A major factor in the evolution of microbial genomes is the lateral acquisition of genes that evolved under the functional constraints of other species. Integration of foreign genes into a genome that has different components and circuits poses an evolutionary challenge. Moreover, genes belonging to complex modules in the pretransfer species are unlikely to maintain their functionality when transferred alone to new species. Thus, it is widely accepted that lateral gene transfer favors proteins with only a few protein-protein interactions. The propensity of proteins to participate in protein-protein interactions can be assessed using computational methods that identify putative interaction sites on the protein. Here we report that laterally acquired proteins contain significantly more putative interaction sites than native proteins. Thus, genes encoding proteins with multiple protein-protein interactions may in fact be more prone to transfer than genes with fewer interactions. We suggest that these proteins have a greater chance of forming new interactions in new species, thus integrating into existing modules. These results reveal basic principles for the incorporation of novel genes into existing systems.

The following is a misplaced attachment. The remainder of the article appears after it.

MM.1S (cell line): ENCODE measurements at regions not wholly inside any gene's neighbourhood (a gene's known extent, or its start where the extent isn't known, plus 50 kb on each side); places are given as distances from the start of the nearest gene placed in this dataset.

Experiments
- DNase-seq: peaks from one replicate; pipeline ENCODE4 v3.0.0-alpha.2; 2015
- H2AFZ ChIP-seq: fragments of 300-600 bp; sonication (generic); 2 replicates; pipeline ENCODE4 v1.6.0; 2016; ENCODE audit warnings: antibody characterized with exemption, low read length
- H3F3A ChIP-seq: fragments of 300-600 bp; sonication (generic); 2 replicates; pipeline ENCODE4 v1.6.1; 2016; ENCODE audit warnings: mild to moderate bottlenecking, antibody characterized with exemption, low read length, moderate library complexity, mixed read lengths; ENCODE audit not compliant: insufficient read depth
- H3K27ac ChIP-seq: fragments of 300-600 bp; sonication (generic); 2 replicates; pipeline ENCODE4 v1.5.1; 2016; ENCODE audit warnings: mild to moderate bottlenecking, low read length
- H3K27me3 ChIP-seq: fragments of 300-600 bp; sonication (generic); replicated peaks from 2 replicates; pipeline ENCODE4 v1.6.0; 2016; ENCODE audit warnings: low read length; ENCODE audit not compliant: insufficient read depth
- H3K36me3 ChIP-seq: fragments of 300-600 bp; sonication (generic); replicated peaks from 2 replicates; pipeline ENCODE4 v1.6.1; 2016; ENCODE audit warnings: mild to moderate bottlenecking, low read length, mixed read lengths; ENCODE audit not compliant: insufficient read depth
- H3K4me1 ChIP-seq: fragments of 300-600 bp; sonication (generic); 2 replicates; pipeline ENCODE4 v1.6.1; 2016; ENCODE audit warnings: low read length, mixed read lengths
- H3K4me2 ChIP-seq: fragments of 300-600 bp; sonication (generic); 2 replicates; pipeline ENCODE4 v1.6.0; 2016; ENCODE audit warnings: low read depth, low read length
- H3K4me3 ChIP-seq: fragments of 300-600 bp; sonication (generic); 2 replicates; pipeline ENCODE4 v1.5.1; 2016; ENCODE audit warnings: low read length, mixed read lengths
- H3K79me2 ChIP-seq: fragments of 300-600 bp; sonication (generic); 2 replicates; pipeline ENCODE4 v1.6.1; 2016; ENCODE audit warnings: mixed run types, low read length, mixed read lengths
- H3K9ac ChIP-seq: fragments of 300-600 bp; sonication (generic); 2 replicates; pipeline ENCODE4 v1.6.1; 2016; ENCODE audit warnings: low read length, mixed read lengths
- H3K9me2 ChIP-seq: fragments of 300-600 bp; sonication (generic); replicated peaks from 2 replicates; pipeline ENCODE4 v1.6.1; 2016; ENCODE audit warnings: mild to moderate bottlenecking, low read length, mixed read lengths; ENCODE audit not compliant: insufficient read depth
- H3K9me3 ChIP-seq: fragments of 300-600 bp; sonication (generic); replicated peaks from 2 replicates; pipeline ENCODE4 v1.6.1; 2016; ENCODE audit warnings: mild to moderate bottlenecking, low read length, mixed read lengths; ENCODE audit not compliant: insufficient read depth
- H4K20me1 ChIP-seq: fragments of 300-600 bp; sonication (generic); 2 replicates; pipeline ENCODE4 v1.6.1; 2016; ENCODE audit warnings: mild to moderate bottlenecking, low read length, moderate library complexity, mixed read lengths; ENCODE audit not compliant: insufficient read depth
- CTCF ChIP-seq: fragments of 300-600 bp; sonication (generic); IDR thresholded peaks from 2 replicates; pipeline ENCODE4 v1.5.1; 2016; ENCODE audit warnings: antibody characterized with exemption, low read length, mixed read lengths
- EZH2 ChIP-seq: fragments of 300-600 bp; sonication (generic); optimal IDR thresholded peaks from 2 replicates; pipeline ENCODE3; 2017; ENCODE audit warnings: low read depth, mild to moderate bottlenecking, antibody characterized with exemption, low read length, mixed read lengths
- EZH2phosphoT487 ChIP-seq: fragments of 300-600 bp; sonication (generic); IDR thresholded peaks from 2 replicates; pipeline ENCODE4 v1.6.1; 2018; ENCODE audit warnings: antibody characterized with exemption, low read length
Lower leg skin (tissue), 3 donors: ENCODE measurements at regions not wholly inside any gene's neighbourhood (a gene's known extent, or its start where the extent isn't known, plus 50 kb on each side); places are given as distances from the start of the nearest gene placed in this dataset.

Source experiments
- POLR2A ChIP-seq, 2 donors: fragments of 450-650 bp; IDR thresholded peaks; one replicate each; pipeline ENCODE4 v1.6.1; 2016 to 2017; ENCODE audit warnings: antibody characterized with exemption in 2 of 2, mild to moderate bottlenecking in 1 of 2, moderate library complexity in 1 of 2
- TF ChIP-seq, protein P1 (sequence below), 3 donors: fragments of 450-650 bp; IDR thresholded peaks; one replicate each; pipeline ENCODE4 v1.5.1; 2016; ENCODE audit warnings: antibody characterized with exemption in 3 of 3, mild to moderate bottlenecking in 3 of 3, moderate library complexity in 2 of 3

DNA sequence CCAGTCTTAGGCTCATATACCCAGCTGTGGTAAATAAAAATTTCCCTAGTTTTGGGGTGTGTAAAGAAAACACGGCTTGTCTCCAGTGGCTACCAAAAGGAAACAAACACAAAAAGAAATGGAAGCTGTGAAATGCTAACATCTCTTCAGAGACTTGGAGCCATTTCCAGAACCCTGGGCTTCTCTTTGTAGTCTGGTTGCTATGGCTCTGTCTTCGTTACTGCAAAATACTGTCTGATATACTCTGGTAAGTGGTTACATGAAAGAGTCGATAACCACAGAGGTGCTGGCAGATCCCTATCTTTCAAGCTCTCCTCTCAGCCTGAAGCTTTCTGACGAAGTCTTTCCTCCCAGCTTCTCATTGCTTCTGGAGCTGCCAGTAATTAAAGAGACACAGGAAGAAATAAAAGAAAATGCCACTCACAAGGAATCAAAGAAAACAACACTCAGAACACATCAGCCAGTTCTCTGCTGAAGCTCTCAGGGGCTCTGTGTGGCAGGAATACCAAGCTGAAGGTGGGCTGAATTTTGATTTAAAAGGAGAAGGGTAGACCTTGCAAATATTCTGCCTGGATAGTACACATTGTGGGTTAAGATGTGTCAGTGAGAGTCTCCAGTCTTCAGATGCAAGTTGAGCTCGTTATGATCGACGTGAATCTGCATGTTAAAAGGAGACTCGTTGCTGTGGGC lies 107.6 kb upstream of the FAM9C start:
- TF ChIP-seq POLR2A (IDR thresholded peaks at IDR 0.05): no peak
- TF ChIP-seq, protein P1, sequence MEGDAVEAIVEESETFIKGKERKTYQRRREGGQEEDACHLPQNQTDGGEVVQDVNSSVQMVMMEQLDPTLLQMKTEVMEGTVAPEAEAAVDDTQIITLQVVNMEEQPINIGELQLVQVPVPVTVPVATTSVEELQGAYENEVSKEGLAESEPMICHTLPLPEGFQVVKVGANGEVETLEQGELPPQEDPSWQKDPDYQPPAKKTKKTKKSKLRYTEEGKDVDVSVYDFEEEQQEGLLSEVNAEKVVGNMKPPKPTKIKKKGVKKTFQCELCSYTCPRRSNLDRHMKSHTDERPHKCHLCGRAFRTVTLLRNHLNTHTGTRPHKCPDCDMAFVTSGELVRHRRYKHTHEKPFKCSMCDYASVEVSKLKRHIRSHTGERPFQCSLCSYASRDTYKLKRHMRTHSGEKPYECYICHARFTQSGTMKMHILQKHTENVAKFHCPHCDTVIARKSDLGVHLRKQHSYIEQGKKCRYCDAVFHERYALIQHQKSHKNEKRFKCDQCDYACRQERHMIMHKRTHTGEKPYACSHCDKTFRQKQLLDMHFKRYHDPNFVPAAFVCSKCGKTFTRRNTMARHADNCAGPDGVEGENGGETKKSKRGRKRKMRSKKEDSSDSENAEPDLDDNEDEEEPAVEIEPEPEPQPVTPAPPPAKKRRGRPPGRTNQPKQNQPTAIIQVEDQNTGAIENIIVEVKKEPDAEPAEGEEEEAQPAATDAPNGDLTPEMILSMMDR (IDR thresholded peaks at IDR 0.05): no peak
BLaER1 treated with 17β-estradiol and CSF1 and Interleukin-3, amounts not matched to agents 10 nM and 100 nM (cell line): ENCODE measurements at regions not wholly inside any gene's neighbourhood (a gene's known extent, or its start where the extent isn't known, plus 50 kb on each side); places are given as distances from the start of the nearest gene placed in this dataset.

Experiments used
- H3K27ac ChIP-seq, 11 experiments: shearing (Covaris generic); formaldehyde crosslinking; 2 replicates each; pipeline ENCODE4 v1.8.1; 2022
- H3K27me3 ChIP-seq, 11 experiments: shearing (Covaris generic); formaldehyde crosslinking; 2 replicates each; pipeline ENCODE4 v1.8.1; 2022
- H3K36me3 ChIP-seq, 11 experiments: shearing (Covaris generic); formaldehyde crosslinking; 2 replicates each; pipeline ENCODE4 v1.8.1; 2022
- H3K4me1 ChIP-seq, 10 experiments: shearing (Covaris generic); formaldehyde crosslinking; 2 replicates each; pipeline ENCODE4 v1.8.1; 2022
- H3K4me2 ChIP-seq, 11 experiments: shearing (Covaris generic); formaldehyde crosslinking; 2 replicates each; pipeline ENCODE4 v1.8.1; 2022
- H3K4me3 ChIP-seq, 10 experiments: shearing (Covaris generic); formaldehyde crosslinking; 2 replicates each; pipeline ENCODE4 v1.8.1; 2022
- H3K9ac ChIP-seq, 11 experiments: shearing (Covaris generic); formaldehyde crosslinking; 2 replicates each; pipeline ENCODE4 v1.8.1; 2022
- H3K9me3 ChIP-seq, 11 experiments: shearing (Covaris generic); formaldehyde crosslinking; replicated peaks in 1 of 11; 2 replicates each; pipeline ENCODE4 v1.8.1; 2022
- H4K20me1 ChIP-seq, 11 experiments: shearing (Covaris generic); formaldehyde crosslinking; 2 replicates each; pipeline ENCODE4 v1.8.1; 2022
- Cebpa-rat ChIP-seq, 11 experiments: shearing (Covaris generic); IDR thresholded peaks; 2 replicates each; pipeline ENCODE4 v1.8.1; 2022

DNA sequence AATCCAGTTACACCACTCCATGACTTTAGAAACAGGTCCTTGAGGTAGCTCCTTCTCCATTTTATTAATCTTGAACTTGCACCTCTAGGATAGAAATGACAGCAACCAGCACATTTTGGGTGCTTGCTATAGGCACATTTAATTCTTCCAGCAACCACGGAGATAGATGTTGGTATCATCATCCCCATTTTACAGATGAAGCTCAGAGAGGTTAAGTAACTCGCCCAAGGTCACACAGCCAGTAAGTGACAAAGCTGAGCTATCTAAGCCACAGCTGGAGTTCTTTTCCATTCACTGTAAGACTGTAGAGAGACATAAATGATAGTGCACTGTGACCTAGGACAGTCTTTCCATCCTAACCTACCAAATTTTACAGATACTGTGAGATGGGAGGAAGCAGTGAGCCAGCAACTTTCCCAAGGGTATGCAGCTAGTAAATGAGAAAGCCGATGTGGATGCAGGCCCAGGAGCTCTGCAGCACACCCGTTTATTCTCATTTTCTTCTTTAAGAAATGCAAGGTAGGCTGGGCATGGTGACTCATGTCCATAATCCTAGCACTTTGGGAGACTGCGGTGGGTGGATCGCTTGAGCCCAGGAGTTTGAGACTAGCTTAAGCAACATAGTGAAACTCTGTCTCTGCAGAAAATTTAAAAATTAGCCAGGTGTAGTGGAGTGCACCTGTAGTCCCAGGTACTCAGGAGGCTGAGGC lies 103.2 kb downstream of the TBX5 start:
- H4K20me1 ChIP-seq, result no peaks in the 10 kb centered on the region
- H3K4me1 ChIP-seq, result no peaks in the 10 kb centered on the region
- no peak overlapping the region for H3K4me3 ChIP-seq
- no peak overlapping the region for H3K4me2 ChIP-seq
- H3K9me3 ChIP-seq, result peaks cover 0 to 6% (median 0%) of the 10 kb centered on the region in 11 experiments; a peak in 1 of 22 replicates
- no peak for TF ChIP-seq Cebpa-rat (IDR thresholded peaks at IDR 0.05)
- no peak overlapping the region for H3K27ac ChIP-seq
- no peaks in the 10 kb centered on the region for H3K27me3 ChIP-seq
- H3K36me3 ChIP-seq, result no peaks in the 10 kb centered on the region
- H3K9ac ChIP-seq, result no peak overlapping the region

|Number of pages||6|
|Journal||Proceedings of the National Academy of Sciences of the United States of America|
|State||Published - 4 Jan 2011|
- Horizontal gene transfer
- Network evolution
- Systems biology